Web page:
The waiver suggests a more targeted approach to student improvement, she said, by instituting the smaller skill-based subgroups. In the waiver, state leaders pledged to improve student performance by 50 percent in the next six years for all students and specifically within subgroup categories.
A comprehensive website to communicate these figures is set to begin next month.
“This takes the data we were already collecting and puts it all in one place so anyone who wants to look, can,” Dumaresq said. “This is the stuff parents want to know but more: Demographics about the area and what schools are nearby. How many Advanced Placement courses are given? What are the test scores like? And if a school isn't performing, we'll be able to tell it was fifth-grade reading or third-grade math, so we can do better in that area next year.”
Academic achievement and growth each will account for 40 percent of the school performance profile. Graduation rates count 10 percent, and closing achievement gaps for all students and historically underperforming students each count 5 percent.
Schools get extra credit for students who earn advanced test scores denoted by industry standard certifications, Advanced Placement courses and the Pennsylvania System of School Assessment exams.
A 100-point scale will denote schools earning one of four federal designations — Reward/High Achievement, Reward/High Progress, Focus and Priority — which affect districts' ability to apply for grant money and could elicit further government oversight.
Federal changes to NCLB
Jim Buckheit, executive director of the Pennsylvania Association of School Administrators, visited Capitol Hill last week with a consortium of educators lobbying for a House committee bill when the full House votes next week. In June, Senate Democrats, Senate Republicans and House Republicans introduced three bills aiming to amend the law.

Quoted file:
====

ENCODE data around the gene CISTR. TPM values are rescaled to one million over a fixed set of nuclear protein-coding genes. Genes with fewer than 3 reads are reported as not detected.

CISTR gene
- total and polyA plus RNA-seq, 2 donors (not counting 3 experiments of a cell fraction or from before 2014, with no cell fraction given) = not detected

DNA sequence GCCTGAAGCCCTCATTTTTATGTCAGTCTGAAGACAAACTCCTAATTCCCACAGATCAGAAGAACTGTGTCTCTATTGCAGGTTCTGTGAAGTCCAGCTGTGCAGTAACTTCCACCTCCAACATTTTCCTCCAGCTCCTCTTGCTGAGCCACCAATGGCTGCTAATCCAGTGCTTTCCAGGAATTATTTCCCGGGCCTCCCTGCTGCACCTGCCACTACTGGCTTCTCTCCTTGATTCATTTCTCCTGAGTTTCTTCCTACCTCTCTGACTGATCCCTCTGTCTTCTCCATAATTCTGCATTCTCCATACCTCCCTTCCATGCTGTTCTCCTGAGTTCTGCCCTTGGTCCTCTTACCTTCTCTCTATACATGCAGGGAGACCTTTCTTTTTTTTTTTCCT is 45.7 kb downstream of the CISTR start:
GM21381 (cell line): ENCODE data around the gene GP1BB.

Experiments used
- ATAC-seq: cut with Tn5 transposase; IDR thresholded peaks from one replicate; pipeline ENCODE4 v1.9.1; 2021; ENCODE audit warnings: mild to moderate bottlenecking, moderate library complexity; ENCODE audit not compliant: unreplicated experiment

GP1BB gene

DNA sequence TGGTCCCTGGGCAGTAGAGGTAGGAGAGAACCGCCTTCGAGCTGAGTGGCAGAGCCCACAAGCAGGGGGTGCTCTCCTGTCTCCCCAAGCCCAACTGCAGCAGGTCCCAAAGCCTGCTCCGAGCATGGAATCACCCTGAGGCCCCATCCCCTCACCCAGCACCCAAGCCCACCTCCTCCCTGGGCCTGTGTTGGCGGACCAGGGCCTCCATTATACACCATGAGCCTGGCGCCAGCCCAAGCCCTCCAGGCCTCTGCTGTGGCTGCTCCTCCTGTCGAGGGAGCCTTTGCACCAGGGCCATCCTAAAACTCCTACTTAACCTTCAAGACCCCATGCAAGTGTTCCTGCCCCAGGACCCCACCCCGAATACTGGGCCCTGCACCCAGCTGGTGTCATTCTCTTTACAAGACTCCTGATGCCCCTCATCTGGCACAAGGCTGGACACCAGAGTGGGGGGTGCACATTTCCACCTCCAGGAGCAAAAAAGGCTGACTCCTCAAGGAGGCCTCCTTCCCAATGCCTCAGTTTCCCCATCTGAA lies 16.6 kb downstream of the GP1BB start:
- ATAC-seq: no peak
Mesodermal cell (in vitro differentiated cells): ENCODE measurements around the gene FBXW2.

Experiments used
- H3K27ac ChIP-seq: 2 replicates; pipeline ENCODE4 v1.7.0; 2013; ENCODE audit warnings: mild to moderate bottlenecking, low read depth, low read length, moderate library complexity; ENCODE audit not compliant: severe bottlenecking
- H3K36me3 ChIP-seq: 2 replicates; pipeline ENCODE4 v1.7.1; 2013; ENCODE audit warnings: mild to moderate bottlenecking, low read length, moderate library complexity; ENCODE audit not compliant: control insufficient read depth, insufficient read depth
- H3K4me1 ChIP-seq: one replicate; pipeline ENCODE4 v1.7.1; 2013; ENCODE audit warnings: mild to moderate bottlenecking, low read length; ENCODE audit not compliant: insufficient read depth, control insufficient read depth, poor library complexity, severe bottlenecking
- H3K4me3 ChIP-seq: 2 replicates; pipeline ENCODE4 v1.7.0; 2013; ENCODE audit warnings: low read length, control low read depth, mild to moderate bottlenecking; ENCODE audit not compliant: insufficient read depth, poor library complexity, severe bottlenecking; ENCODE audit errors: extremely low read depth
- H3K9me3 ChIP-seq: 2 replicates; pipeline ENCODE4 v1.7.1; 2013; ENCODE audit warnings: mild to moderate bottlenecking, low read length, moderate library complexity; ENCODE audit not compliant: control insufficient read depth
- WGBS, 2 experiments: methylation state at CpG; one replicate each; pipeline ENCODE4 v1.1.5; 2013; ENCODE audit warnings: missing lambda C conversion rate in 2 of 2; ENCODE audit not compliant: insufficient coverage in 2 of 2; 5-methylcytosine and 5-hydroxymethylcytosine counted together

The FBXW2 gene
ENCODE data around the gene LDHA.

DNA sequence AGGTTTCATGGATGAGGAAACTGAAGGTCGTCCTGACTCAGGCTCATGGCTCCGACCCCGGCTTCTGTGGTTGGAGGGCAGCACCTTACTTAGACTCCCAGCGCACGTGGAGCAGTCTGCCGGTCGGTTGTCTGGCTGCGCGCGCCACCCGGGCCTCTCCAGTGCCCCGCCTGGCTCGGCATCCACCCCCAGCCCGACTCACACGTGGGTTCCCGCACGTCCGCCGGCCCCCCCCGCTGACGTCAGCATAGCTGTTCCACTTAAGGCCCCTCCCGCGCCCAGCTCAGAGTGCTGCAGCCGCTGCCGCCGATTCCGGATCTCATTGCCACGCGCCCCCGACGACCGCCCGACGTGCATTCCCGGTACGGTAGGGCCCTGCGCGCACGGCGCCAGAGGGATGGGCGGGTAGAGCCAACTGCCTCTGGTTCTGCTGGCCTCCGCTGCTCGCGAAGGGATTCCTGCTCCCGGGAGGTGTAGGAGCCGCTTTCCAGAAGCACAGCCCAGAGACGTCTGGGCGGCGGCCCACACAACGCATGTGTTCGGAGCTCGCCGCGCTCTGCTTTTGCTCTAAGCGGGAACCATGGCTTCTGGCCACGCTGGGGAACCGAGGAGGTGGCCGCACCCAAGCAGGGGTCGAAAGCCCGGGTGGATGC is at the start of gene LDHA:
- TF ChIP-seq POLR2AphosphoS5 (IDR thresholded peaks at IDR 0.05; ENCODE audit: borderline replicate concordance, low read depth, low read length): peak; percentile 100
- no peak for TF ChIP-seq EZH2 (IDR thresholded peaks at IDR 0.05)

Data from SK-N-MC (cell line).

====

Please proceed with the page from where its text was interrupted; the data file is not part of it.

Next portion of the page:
“The Senate approach is all wrong,” Buckheit said. “The House bill isn't perfect either, but it provides states and local school districts with greater flexibility and returns some of that balance between state and federal control.”
Buckheit said his organization “totally supports the waiver request.”
“I wish they'd done something sooner, but it's an important step forward to provide some relief,” he said. “Who knows whether the House and Senate can get together on any issue, even one they both agree needs to be addressed. Right now, this waiver is our best hope.”
Congressional action to reauthorize or replace No Child Left Behind, up for renewal since 2007, would require states to meet new national standards, an arduous notion to the 39 states and the District of Columbia that implemented individualized plans since 2011.
Like Texas, Wyoming, Iowa, Illinois, Maine, Puerto Rico and the Bureau of Indian Education, Pennsylvania's 550-page application is under review, and success is not a foregone conclusion. Requests filed by Iowa and California were denied in 2012.
Megan Harris is a Trib Total Media staff writer. Reach her at 412-388-5815 or firstname.lastname@example.org.